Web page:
Of late, the ski resorts in the Naeba area are currently our family favorites.
Because the kids have taking up skiing seriously and want to be skiing every chance they get, we are often visiting ski areas that can be accessed quickly for overnight stays and maximum skiing. You can visit our earlier writeups Where to go for ice and snow activities in Japan but below is our latest rundown of ski areas with family-friendly places that easiest to get to from around the capital city.
To get your bearings, see this map for location of major ski resorts: http://www.japan-guide.com/e/e2262_resort.html
Yuzawa/ Echigoyuzawa /Gala Yuzawa
Yuzawa has its own bullet train station and can be reached by train from Tokyo in just over an hour. It is also quickly accessible by car, taking just over two hours, which makes this slope one of the most popular (and crowded) ski resorts around. A mountain that offers great views on a clear day. There are onsens and plenty of family friendly facilities. Overcrowded though on public holidays. The nearest resort is in Echigoyuzawa – see my writeup (note for the budget-conscious): “Snow country” – Echigo Yuzawa or Yuzawa (Niigata). But you might prefer Gala Yuzawa which is one of the most popular ones for families.
Naeba/ Kagura – Naeba is located in Yuzawa along with Gala Yuzawa and Iwappara and thought to be best known and most famous ski resort in Japan for locals due to its proximity to Tokyo and reputation for good powder. Naeba ski field is enhanced by its linkage to the Kagura resort by way of the “Dragondola”. Between the two resorts there is a huge variety of runs and terrain to experience. For just a short skip from Tokyo this is one of the best places to go. Naeba can get very crowded depending on where you go…mostly for serious skiers. Prince Snow Resorts are always a safe choice for families. See also reviews of Kagura resort by the Tokyo Snow Club here.
Karuizawa – Karuizawa is an historic upmarket resort town which has a fairly large outlet mall, onsens, and its own ski field. No challenging ski slopes but good for a family with little ones. There are plenty of things for others to do if for non-skiers. Karuizawa is popular as a day trip from Tokyo as the ski field is very close to the station. Many like the respectable Prince Hotel establishment’s accommodation.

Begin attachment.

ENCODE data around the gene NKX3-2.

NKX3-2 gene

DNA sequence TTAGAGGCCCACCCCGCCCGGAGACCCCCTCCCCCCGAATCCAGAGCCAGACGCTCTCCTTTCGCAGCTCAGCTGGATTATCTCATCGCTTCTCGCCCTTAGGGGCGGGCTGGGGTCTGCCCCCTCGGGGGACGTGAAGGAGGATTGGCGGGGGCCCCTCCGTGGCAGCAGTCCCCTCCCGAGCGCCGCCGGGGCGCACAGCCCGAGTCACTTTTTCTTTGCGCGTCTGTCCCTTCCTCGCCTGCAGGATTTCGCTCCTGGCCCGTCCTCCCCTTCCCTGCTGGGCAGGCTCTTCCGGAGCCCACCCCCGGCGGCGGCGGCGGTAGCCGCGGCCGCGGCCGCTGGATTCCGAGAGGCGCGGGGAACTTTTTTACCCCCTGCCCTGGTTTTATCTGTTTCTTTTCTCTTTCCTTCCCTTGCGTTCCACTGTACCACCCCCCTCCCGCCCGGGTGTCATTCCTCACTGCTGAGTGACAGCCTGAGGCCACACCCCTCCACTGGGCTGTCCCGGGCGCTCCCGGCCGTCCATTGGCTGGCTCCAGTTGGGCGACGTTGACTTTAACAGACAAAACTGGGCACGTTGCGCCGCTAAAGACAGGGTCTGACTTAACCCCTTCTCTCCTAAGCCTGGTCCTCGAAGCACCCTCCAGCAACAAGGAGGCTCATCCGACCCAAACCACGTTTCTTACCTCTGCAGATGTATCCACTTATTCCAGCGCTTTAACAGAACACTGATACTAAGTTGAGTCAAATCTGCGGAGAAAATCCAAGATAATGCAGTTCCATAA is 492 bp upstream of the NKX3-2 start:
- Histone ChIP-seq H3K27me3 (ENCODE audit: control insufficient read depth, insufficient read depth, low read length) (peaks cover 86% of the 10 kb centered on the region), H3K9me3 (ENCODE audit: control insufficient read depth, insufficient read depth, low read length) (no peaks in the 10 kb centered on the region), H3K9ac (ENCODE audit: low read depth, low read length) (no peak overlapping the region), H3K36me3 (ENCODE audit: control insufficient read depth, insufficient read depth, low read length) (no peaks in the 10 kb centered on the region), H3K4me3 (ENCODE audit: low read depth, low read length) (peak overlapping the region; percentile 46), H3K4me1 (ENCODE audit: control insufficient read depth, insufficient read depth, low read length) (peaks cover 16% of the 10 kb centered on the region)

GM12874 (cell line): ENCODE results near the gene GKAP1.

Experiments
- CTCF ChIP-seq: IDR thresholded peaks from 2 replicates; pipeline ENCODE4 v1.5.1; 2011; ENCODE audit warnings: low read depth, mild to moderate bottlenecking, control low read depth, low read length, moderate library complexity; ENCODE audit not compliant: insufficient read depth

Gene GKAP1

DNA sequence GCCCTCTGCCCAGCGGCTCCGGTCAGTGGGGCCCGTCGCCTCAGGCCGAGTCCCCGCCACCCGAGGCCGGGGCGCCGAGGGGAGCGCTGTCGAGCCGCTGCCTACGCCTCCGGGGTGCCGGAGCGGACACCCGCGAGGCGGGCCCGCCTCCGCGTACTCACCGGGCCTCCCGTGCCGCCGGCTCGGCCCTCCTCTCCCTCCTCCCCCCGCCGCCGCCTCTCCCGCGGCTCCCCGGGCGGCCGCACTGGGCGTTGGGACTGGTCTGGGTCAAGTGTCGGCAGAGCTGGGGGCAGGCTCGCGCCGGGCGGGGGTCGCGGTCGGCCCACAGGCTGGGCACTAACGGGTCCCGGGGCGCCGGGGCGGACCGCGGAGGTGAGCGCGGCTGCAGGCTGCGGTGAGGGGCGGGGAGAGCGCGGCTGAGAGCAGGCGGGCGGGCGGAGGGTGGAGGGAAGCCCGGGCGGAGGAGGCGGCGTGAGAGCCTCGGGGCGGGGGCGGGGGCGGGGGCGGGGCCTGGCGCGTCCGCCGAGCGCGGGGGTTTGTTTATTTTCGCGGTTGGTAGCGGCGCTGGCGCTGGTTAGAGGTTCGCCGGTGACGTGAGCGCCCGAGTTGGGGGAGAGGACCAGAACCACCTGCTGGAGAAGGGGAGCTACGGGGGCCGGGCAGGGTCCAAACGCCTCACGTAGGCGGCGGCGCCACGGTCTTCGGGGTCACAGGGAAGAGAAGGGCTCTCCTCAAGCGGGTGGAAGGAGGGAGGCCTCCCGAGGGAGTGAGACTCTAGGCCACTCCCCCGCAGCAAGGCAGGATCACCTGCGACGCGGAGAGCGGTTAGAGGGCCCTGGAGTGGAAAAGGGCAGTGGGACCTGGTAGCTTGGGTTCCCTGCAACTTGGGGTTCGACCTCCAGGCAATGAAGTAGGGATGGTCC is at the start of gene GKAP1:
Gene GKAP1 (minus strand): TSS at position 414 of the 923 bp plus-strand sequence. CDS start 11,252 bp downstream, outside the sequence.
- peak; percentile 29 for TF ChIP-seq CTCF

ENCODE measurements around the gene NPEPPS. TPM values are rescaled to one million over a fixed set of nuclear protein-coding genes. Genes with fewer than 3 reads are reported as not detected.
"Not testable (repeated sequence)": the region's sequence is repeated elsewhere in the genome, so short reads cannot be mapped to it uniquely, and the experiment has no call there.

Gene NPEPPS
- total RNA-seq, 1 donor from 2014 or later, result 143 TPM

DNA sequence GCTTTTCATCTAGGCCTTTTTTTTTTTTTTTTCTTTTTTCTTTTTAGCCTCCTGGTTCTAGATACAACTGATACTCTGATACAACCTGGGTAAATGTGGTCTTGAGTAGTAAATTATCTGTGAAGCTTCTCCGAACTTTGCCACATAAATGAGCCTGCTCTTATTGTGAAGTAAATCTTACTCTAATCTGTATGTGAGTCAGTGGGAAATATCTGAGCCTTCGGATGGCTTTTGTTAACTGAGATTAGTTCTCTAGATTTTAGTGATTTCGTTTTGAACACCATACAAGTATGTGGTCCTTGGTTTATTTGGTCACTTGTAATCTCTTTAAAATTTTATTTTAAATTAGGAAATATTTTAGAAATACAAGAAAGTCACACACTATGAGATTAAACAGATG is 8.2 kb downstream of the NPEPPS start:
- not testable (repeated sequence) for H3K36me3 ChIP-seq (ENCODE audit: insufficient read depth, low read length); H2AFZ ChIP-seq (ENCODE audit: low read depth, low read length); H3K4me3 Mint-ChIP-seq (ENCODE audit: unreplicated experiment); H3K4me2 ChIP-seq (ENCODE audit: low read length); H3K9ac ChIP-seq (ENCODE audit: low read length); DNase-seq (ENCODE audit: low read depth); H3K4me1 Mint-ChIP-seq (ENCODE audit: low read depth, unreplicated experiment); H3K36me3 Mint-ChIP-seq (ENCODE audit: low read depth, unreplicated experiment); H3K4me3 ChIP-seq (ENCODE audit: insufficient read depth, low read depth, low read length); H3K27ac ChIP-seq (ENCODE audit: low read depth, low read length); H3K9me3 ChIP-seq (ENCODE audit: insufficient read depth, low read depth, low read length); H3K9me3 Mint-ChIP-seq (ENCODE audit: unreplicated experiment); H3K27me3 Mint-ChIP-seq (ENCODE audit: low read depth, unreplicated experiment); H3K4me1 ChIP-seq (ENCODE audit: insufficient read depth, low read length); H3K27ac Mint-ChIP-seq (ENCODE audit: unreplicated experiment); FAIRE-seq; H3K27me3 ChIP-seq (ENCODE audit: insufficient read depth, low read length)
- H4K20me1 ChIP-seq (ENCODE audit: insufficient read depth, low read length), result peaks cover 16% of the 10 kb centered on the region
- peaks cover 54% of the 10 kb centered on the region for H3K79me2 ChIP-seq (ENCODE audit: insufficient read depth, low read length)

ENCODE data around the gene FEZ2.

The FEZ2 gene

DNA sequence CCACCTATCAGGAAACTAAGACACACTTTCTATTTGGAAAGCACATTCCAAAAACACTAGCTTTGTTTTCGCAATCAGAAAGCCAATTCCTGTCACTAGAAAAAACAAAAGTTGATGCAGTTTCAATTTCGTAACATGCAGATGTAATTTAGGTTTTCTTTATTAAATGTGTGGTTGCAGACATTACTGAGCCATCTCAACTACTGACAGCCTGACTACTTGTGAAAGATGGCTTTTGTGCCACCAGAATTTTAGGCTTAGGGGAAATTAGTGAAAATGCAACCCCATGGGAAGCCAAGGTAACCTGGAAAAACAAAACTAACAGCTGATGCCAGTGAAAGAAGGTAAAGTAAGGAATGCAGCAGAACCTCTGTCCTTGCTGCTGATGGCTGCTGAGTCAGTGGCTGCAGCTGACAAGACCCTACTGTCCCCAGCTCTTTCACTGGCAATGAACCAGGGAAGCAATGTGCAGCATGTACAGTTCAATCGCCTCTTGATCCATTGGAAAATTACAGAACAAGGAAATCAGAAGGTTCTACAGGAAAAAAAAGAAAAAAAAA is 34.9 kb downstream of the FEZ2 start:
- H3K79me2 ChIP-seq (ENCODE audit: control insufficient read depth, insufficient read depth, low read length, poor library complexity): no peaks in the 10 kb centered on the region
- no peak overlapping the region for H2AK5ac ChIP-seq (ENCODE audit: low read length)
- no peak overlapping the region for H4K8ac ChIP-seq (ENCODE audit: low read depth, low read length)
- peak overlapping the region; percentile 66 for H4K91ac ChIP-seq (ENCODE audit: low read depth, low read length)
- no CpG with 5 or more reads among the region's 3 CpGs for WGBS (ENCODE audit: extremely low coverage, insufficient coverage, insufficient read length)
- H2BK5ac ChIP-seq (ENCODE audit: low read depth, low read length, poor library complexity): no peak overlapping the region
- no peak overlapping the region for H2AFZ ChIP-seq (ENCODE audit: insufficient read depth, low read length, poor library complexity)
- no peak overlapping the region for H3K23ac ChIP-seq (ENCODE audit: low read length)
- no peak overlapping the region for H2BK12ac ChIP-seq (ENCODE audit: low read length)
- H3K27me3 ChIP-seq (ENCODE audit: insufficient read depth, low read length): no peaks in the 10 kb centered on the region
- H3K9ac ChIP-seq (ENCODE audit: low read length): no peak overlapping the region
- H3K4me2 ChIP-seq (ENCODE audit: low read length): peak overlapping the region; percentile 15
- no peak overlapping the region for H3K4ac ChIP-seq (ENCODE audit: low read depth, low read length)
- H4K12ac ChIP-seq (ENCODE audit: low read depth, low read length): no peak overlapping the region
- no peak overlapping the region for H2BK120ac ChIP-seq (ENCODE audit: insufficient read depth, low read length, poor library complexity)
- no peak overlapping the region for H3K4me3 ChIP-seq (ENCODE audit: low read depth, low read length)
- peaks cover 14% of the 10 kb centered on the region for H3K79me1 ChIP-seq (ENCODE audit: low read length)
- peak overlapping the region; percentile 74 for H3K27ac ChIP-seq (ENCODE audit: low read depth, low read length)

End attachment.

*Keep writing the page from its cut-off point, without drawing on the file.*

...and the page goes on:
Nozawa Onsen – 3 hrs from Tokyo by Nagano Shinkansan and bus This is an incredibly picturesque mountain and village, located at the base of the mountain and blanketed in snow for the duration of the winter season. The township itself is slightly hilly, being at the very foot of the mountain, and absolutely oozes character. There are 13 free Onsens scattered around the township where you can take a dip if you take your own towel and soaps. In addition to this there is one larger Onsen complex near the ski field and a couple more within a quick drive.http://www.japan-guide.com/e/e6017.html
Kusatsu – Kusatsu is a resort town nestled in the mountains of Gunma. The township itself is extremely pretty and boasts a geothermal spring which steams up from the ground in the very center of the town. Kusatsu is a popular family resort and has a slightly up market feel to it. There are plenty of onsens, restaurants rand souvenir shops to purchase the local delicacies. The ski field (Kusatsu Kokusai) itself is nice for beginners and intermediate levels. It can get a bit crowded during holiday periods. Japan Guide recommends Kusatsu Kokusai Ski Resort
Minakami Kogen– The Minakami area is in the north of Gunma prefecture in the Tanigawa mountain ranges. This area is famous for its Onsens and there are a wealth of really picturesque spots to bathe after a day’s skiing in the snow. The area has 10 ski and snowboard resorts including; Minakami Houdaigi, Minakami Kougen, Minakami Kougen Fujiwara, Minakami Okutone, North Minakami, Ohana, Tanigawa Onsen White Valley and Tanigawadake Tenjindaira. Only 70 minutes by train from Tokyo this spot is oftern overlooked by the crowds in favor of Yuzawa and Naeba. However, this area is less crowded and far superior when you add in the beautiful Onsens. Check out also Chalet La Neige and the Prince Hotel (which is described by one reviewer to be “one of the most pictureque settings of all the ski resorts I’ve been to”).